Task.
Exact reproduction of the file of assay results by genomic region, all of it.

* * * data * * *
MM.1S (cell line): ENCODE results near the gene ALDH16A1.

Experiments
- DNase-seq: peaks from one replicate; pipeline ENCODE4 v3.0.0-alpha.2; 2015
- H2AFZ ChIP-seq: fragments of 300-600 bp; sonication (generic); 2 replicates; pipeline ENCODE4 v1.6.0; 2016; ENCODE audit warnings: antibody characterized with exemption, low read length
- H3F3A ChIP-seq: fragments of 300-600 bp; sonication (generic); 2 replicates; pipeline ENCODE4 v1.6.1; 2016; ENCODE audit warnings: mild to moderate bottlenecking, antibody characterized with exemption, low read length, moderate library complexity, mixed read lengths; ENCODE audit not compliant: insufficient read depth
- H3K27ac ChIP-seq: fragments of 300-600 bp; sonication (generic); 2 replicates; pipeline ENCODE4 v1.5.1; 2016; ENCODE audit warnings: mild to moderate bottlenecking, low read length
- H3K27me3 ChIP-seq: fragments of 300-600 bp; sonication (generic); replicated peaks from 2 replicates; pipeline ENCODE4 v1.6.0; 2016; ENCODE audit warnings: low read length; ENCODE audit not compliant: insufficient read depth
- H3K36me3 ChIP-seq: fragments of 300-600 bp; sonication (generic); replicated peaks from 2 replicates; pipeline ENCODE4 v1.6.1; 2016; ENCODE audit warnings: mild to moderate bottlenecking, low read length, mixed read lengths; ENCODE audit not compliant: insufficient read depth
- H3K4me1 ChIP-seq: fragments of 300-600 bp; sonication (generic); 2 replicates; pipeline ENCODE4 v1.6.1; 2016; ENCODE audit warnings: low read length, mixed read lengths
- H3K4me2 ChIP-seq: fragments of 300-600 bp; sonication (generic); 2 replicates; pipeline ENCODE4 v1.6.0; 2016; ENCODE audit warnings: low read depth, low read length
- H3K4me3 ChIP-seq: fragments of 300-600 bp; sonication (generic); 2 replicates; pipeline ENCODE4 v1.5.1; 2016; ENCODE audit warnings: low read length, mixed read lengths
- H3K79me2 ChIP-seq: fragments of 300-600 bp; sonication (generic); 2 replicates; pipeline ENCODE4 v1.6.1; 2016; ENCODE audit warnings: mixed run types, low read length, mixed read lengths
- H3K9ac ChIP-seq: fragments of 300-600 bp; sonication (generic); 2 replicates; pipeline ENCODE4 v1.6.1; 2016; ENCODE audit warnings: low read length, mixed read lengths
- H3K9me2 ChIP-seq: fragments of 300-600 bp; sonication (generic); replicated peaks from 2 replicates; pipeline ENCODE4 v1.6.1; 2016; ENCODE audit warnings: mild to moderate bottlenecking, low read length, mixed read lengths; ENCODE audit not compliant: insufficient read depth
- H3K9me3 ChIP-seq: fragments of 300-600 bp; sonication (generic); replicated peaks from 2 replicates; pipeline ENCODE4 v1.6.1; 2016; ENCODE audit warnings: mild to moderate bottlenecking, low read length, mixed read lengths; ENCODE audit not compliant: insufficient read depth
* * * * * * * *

MM.1S (cell line): ENCODE results near the gene ALDH16A1.

Experiments
- DNase-seq: peaks from one replicate; pipeline ENCODE4 v3.0.0-alpha.2; 2015
- H2AFZ ChIP-seq: fragments of 300-600 bp; sonication (generic); 2 replicates; pipeline ENCODE4 v1.6.0; 2016; ENCODE audit warnings: antibody characterized with exemption, low read length
- H3F3A ChIP-seq: fragments of 300-600 bp; sonication (generic); 2 replicates; pipeline ENCODE4 v1.6.1; 2016; ENCODE audit warnings: mild to moderate bottlenecking, antibody characterized with exemption, low read length, moderate library complexity, mixed read lengths; ENCODE audit not compliant: insufficient read depth
- H3K27ac ChIP-seq: fragments of 300-600 bp; sonication (generic); 2 replicates; pipeline ENCODE4 v1.5.1; 2016; ENCODE audit warnings: mild to moderate bottlenecking, low read length
- H3K27me3 ChIP-seq: fragments of 300-600 bp; sonication (generic); replicated peaks from 2 replicates; pipeline ENCODE4 v1.6.0; 2016; ENCODE audit warnings: low read length; ENCODE audit not compliant: insufficient read depth
- H3K36me3 ChIP-seq: fragments of 300-600 bp; sonication (generic); replicated peaks from 2 replicates; pipeline ENCODE4 v1.6.1; 2016; ENCODE audit warnings: mild to moderate bottlenecking, low read length, mixed read lengths; ENCODE audit not compliant: insufficient read depth
- H3K4me1 ChIP-seq: fragments of 300-600 bp; sonication (generic); 2 replicates; pipeline ENCODE4 v1.6.1; 2016; ENCODE audit warnings: low read length, mixed read lengths
- H3K4me2 ChIP-seq: fragments of 300-600 bp; sonication (generic); 2 replicates; pipeline ENCODE4 v1.6.0; 2016; ENCODE audit warnings: low read depth, low read length
- H3K4me3 ChIP-seq: fragments of 300-600 bp; sonication (generic); 2 replicates; pipeline ENCODE4 v1.5.1; 2016; ENCODE audit warnings: low read length, mixed read lengths
- H3K79me2 ChIP-seq: fragments of 300-600 bp; sonication (generic); 2 replicates; pipeline ENCODE4 v1.6.1; 2016; ENCODE audit warnings: mixed run types, low read length, mixed read lengths
- H3K9ac ChIP-seq: fragments of 300-600 bp; sonication (generic); 2 replicates; pipeline ENCODE4 v1.6.1; 2016; ENCODE audit warnings: low read length, mixed read lengths
- H3K9me2 ChIP-seq: fragments of 300-600 bp; sonication (generic); replicated peaks from 2 replicates; pipeline ENCODE4 v1.6.1; 2016; ENCODE audit warnings: mild to moderate bottlenecking, low read length, mixed read lengths; ENCODE audit not compliant: insufficient read depth
- H3K9me3 ChIP-seq: fragments of 300-600 bp; sonication (generic); replicated peaks from 2 replicates; pipeline ENCODE4 v1.6.1; 2016; ENCODE audit warnings: mild to moderate bottlenecking, low read length, mixed read lengths; ENCODE audit not compliant: insufficient read depth